Reviewed by Lesley Coffin
Despite five superhero movies out this year, the most anticipated movie of the summer blockbuster season would arguably be Ghostbusters, the reboot of the 1984 film. The problem with it arriving as the most talked about film is, it could never live up to the controversies and debate it sparked more than two years ago. And the fact is, describing it as nothing more than a below average movie could be misinterpreted by exuberant supporters or extreme haters coming into the discussion…something I’m preparing myself for. Too many people have been simply waiting to either attack or praise this movie, regardless of what it actually delivered. It is an uneven, underwhelming movie without enough laughs, with solid action but too few jumps or scares, and shows more promise than it actually delivers.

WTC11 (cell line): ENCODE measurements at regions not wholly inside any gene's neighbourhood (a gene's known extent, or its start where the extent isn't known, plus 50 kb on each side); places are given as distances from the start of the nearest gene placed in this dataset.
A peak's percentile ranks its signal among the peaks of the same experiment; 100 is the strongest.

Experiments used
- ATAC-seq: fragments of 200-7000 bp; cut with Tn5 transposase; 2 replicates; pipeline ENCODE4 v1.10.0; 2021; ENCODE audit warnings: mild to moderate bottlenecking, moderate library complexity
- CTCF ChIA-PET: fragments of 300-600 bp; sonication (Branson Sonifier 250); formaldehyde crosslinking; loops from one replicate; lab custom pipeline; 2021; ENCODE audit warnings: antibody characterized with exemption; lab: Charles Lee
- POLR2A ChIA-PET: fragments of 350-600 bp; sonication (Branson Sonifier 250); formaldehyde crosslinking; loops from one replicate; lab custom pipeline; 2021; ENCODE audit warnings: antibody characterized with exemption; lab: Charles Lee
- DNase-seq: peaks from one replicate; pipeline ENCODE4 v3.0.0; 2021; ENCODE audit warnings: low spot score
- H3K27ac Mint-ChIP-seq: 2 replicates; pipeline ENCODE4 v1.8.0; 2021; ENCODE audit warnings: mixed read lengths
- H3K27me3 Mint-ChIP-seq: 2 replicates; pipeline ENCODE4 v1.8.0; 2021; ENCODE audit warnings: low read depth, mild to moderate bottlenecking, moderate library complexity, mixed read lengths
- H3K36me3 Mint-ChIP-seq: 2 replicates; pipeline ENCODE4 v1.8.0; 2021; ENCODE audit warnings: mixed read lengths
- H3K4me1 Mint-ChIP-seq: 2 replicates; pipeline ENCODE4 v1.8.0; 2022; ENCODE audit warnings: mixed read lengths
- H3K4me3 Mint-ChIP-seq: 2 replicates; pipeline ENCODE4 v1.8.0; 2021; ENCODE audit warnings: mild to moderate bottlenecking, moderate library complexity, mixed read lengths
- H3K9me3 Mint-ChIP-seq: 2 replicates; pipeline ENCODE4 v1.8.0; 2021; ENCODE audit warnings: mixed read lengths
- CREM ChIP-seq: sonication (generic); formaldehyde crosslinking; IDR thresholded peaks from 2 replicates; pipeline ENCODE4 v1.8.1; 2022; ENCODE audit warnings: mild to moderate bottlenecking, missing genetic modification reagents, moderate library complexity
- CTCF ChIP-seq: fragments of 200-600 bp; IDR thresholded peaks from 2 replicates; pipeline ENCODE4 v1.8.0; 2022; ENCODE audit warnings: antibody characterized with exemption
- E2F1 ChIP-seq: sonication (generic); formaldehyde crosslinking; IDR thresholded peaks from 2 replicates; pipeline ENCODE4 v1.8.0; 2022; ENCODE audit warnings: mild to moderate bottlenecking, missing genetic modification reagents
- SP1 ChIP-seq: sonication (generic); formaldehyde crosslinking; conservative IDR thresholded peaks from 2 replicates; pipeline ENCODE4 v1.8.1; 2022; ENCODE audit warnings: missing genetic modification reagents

Like its predecessor, this new Ghostbusters film starts out like the previous film…with scientists being discredited for taking ghosts and the supernatural seriously. This time, the film focuses on the mild-manner Erin (Kristen Wiig), the former supernatural scientist who gave up her passion to focus on more academically accepted forms of study to teach in prestigious universities. Her former partner Abby (Melissa McCarthy) is still hard at work on her studies, now working with engineer Jillian (Kate McKinnon). After encountering their first ghost, they are all discredited by their academic institutions and form their own company/institution. Their professional pursuits include renting a loft and hiring a dimwitted male receptionist Kevin (Chris Hemsworth), an often funny but noticeably overused character. Eventually, subway employee Patty (Leslie Jones) joins the team after alerting the team of the supernatural mischief hotel employee Rowan (Neil Casey) is up to at her subway station.